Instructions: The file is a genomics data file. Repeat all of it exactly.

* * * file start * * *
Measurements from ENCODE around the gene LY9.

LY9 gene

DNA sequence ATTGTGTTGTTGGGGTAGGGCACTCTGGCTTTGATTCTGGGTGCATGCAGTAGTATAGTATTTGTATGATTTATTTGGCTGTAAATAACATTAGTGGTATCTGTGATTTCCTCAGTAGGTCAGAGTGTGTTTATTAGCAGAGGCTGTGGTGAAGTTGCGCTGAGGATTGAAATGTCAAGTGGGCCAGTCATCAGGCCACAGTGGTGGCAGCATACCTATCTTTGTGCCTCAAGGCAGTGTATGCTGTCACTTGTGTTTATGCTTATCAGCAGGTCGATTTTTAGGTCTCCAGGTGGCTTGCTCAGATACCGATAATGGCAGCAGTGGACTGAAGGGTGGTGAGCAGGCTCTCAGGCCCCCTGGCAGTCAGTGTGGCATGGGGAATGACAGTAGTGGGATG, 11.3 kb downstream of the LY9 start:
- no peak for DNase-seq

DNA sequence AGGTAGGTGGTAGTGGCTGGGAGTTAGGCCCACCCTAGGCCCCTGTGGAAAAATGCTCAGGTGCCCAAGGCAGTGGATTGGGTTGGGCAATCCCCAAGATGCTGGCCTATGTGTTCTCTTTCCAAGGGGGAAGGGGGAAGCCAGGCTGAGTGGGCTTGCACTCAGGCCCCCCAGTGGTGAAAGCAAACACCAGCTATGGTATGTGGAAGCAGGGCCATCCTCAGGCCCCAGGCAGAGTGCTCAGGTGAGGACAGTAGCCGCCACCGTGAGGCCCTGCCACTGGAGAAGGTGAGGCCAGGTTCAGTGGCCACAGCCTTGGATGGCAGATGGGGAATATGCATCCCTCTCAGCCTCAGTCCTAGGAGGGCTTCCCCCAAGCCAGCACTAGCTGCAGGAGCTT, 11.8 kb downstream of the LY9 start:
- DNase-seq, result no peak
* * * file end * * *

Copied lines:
Measurements from ENCODE around the gene LY9.

LY9 gene

DNA sequence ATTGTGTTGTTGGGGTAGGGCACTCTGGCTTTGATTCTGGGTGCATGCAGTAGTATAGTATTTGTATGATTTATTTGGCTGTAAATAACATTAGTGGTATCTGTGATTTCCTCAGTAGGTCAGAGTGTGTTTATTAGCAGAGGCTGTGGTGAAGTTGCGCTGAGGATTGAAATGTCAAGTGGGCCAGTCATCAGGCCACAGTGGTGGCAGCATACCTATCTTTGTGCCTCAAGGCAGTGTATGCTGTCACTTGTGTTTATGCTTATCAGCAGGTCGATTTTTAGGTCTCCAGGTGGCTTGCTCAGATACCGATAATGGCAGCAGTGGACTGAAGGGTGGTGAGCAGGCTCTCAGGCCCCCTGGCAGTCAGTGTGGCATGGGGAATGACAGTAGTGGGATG, 11.3 kb downstream of the LY9 start:
- no peak for DNase-seq

DNA sequence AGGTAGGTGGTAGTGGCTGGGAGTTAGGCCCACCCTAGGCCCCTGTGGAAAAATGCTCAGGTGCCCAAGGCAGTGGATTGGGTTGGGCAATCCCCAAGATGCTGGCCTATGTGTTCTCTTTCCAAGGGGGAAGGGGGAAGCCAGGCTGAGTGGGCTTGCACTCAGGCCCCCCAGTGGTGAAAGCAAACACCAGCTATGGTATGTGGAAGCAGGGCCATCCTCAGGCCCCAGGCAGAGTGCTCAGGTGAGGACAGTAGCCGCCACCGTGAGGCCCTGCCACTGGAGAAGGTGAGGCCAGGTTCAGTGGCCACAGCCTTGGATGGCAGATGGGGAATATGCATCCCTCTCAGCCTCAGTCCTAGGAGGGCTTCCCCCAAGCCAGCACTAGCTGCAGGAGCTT, 11.8 kb downstream of the LY9 start:
- DNase-seq, result no peak